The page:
Saturday, June 23, 2018

HURLING CAUTION TO THE WIND – My Entry in the Seasickness Horror Story Contest


Few topics are so sure to breathe life into stale cocktail-party chitchat as these: tornadoes, nightmare bosses, cockroaches…

…and seasickness.

I first realized I was prone to motion sickness when, at the age of nine, my parents took me and my brother to Mexico. As our driver, Jorge, wound his way up into the hills west of Mexico City, I started getting queasy. Before long I was hunched over by the side of the road—vehicles with whole families in them slowed to get a better look—heaving my guts out.

I stumbled back into the back seat. Dad assured me I’d be more comfortable if I kept my eyes on the horizon instead of reading or playing games with my brother. He was right.

With that lesson in mind, I’ve suffered very few recurrences of my car-sickness.

     I wasn’t even aware of any motion. After all,
     we were on a river…and still at the dock.


BENCHED 
In boats, though, it’s a different story. No amount of fresh air or horizon fixation can spare me the ravages of seasickness. It’s so bad that I once got sick aboard a large, double-decker excursion boat on the tranquil, glass-smooth Illinois River.


It was a wedding reception. I’d just boarded, walked up to the top, open-air deck, and was enjoying my first drink when I first noticed the signs. I wasn’t even aware of any motion. After all, we were on a river…and still at the dock.

But sure enough, as I looked overboard down the side of the boat, I could see she was rocking ever so slightly against the pilings—apparently the tag ends of swells were working their way up the river from Lake Michigan. I don’t think it was more than a couple of inches, but it was enough. I got off, watched them pull away and spent the rest of the sightseeing cruise lying on a park bench.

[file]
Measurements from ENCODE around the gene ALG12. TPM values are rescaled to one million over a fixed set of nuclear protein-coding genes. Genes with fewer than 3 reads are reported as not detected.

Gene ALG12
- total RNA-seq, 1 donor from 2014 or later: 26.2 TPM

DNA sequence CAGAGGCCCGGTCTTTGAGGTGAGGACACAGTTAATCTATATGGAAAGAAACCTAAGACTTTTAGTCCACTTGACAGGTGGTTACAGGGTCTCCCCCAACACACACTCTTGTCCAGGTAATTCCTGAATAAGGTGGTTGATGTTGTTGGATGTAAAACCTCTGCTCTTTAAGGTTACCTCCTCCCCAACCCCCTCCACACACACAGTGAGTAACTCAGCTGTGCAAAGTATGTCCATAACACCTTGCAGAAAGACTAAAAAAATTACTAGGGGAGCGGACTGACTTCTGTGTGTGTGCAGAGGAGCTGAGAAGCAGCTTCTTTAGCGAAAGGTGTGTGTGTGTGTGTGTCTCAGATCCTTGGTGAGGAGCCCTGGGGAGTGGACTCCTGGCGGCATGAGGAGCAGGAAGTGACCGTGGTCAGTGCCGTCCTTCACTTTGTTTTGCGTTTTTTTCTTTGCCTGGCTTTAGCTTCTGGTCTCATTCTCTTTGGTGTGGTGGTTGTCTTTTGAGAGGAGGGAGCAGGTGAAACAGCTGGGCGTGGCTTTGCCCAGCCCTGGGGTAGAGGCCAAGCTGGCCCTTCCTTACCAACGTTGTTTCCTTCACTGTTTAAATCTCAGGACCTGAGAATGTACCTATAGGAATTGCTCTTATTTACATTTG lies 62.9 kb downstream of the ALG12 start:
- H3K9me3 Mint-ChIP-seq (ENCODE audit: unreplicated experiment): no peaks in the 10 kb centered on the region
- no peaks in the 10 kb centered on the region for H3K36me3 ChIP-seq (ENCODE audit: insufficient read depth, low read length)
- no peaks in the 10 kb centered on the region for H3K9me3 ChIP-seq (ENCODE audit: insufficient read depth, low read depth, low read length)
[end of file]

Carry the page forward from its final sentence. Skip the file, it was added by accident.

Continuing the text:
It sounded like the hull would surely
          splinter from the pounding.


THE SOUND AND THE FURY
The worst episode I’ve experienced—one that usually does quite well in the inevitable, “oh, that’s nothing, I….” contest at a cocktail party—occurred on North Carolina’s Pamlico Sound.

I’d been sailing for several days with my girlfriend, her brother and his wife, heading northeast along the Inland Waterway from Camp Lejeune to the charming Outer Banks town of Ocracoke. There we docked and spent a lovely afternoon, intending to head back the way we came the next morning.

But overnight, a big storm rolled in. At 8:00 AM, trying to cast off from the pier, we simply couldn’t budge the boat, held fast against the bumpers by the steady wind. Just up the bay was the Coast Guard station whose double-triangle flags informed us we were in the grip of a gale—meaning winds ranged from 39 to 54 miles per hour. We weren’t going anywhere.

The second morning, despite the continuing force-seven winds, our skipper, a Marine Corps officer, declared he absolutely had to get back to Camp Lejeune that day. So, soliciting help from the crews of nearby boats, we managed to separate ourselves from the dock and set sail—well reefed—across the 30-mile-wide Pamlico Sound for the mainland.